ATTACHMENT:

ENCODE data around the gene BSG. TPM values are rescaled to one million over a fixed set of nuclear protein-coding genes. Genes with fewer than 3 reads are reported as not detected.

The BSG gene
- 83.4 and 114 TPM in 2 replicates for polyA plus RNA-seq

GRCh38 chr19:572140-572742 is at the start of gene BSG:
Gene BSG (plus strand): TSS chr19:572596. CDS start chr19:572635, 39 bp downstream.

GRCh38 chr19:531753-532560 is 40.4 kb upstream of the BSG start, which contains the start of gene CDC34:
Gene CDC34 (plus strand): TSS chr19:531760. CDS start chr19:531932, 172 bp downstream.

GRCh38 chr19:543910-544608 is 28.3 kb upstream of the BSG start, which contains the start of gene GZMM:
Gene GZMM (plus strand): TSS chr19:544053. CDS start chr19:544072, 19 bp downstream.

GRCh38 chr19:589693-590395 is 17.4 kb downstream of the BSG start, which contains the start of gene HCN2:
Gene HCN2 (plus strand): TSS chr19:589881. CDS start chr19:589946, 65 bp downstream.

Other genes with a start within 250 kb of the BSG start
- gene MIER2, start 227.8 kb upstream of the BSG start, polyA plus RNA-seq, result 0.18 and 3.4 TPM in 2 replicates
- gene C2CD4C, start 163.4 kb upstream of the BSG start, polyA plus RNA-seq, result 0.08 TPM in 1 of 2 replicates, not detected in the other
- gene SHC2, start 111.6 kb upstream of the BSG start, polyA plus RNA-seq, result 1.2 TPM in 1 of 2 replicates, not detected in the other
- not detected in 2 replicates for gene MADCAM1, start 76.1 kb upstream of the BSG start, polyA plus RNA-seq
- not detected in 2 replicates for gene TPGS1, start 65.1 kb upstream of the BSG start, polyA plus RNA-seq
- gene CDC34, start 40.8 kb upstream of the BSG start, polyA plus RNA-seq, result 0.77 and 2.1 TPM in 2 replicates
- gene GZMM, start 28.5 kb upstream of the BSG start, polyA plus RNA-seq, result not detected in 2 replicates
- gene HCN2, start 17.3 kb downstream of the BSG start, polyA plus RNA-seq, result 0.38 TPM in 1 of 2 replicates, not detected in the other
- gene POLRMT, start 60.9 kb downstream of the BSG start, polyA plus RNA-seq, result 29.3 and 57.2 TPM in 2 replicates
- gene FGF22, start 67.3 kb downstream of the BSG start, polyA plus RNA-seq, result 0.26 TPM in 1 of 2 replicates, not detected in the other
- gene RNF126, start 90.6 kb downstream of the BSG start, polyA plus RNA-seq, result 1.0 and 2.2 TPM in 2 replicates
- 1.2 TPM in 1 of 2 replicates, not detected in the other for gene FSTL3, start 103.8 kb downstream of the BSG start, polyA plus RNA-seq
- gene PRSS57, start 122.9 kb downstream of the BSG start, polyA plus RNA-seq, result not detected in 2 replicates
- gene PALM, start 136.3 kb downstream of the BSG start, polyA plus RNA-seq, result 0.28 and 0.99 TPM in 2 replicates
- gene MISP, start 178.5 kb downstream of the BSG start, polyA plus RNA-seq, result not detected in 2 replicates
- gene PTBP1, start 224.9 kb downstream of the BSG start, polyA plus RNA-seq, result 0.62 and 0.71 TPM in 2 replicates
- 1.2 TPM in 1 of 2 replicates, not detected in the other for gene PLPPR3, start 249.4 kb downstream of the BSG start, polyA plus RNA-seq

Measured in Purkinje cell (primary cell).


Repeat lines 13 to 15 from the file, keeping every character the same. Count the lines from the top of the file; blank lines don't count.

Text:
- gene MIER2, start 227.8 kb upstream of the BSG start, polyA plus RNA-seq, result 0.18 and 3.4 TPM in 2 replicates
- gene C2CD4C, start 163.4 kb upstream of the BSG start, polyA plus RNA-seq, result 0.08 TPM in 1 of 2 replicates, not detected in the other
- gene SHC2, start 111.6 kb upstream of the BSG start, polyA plus RNA-seq, result 1.2 TPM in 1 of 2 replicates, not detected in the other